Signs with new slogan installed on city streets
Published Tuesday, September 29, 2015 6:01PM MDT Last Updated Tuesday, September 29, 2015 6:49PM MDT
A new slogan to rebrand the city was decided on a few years ago and road signs with the new motto are being rolled out on city’s streets this week.
Soon, drivers approaching the city limits will be greeted by the slogan “be part of the energy’ instead of ‘Heart of the New West’.
The new slogan has been around for four years and has already been adopted by Calgary Economic Development, Tourism Calgary and other city entities.
The first sign goes up on Deerfoot Trail north at the city line on Wednesday.
“There's ten signs, ten different locations and it's about a $30,000 cost to make that all happen in terms of getting them manufactured and actually getting them physically installed,” said Sean Somers from Calgary Transportation.
A spokesperson for Calgary Economic Development told CTV News that the slogan came from a marketing campaign commissioned by CED from a local ad agency.
The spokesperson said the campaign was designed to attract businesses and people from outside the city and the old slogan "Heart of the New West" didn't have much relevance beyond western Canada.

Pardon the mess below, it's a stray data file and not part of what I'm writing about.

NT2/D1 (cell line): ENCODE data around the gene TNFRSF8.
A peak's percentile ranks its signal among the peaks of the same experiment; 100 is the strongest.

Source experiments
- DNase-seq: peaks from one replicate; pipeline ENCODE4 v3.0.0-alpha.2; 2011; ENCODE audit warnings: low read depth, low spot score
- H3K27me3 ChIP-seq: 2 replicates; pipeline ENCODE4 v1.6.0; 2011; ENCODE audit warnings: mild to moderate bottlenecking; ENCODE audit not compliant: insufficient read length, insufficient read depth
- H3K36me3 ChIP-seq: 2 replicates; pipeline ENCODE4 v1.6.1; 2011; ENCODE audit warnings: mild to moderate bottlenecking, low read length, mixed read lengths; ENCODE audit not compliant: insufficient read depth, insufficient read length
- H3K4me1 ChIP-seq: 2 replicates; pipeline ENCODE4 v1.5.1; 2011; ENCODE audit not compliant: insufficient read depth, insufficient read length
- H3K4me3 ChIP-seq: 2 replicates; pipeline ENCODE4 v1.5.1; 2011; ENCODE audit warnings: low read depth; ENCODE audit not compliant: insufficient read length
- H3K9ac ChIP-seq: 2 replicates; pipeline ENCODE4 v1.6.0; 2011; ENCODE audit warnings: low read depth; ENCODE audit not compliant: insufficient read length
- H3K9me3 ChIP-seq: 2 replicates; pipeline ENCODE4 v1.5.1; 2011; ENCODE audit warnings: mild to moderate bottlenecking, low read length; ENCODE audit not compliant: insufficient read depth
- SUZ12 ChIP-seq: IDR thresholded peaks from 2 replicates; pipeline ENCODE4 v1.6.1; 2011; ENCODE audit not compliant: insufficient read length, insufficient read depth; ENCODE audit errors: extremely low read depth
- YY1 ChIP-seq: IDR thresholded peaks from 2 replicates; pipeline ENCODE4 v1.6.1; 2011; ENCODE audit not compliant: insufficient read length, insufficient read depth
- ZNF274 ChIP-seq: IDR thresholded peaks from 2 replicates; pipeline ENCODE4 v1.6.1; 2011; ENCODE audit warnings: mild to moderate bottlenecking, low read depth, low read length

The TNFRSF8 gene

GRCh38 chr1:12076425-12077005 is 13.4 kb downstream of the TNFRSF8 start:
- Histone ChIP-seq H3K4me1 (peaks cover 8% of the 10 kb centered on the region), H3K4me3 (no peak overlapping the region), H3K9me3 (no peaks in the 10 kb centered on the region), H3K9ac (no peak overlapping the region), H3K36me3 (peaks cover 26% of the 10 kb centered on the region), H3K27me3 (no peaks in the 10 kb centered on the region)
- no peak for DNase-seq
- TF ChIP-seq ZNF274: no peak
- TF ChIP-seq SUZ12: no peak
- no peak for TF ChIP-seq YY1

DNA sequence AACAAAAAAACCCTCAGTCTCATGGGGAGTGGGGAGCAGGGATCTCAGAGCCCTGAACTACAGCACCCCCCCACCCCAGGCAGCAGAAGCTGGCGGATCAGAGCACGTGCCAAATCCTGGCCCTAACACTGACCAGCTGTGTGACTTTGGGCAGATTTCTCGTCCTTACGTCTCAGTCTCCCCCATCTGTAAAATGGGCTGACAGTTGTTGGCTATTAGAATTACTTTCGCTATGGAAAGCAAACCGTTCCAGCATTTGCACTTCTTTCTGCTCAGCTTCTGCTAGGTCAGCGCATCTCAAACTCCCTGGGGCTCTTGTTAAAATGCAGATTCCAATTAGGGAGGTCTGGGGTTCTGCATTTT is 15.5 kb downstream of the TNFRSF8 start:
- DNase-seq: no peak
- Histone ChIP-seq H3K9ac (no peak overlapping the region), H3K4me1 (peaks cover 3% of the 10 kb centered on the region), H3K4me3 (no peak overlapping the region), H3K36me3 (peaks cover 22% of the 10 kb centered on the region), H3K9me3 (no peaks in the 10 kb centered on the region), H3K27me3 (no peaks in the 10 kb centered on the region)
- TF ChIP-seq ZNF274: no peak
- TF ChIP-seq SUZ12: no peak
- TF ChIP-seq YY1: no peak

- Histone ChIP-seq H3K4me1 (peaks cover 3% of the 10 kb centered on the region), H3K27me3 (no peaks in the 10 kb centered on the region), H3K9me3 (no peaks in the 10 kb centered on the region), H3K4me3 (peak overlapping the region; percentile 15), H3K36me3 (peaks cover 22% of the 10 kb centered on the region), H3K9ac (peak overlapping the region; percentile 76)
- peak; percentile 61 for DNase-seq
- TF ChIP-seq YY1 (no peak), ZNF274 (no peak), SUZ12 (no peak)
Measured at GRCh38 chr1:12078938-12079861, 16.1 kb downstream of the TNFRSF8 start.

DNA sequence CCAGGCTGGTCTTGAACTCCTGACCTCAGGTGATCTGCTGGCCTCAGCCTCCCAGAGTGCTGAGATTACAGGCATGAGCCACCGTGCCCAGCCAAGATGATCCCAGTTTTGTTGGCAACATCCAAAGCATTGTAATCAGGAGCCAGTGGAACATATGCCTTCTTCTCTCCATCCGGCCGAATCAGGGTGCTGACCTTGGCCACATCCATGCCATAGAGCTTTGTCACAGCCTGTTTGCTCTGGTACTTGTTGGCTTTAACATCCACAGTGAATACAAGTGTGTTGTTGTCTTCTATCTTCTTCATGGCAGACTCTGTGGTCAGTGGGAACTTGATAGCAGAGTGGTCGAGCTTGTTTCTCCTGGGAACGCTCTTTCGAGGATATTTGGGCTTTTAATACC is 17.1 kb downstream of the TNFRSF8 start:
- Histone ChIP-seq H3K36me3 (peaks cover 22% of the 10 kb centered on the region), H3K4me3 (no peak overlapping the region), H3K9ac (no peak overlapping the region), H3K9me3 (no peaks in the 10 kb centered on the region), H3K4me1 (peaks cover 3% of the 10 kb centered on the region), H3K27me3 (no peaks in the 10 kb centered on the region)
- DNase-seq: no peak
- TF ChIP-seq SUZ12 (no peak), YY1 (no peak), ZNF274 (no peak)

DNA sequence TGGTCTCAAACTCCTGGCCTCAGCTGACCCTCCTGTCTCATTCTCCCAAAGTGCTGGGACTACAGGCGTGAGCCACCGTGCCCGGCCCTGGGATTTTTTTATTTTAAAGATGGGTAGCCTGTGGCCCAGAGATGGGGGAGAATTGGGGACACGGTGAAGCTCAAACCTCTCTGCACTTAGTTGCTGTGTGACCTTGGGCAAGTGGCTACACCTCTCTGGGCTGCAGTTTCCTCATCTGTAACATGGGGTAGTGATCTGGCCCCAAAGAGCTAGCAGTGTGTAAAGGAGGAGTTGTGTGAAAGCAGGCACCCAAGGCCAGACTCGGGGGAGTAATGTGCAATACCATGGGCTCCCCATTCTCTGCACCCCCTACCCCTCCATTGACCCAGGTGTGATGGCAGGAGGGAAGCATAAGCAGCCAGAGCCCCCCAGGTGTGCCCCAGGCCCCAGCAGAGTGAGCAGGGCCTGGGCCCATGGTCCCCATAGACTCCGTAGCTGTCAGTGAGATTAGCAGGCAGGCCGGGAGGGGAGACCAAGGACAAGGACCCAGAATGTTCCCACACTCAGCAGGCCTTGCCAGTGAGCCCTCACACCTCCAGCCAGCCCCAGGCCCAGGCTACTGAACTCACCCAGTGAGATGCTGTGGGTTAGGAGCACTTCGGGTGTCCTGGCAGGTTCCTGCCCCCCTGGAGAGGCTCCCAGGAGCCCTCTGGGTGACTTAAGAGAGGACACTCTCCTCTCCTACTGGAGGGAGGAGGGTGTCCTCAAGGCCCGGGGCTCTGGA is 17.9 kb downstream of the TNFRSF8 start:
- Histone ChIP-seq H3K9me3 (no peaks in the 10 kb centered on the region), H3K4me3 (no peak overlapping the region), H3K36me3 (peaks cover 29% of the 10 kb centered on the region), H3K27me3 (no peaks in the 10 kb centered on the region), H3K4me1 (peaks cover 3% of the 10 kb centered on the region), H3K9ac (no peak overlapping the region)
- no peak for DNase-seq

Mount Royal University marketing expert, Patti Derbyshire, says a city brand or slogan really does make a difference.
“The previous slogan, I think, was really declarative and it really identified with our cowboy heritage and almost stated that you had to be a part of who we were. The new slogan is so promising because it actually invites people to identify the kinds of energy they want to bring to our city,” said Derbyshire.
Ultimately, a slogan's success often depends on the reader.
“I like the old one mainly because it's what Calgary is known for, the Stampede, the history of western Canada, the whole cowboy mentality,” said Byron.
“The energy should represent the people because we are the energy,” said Joann.
The CED didn't have the figures handy on what the ad agency cost was to create the slogan but says it was less than six figures.
(With files from Lea Williams-Doherty)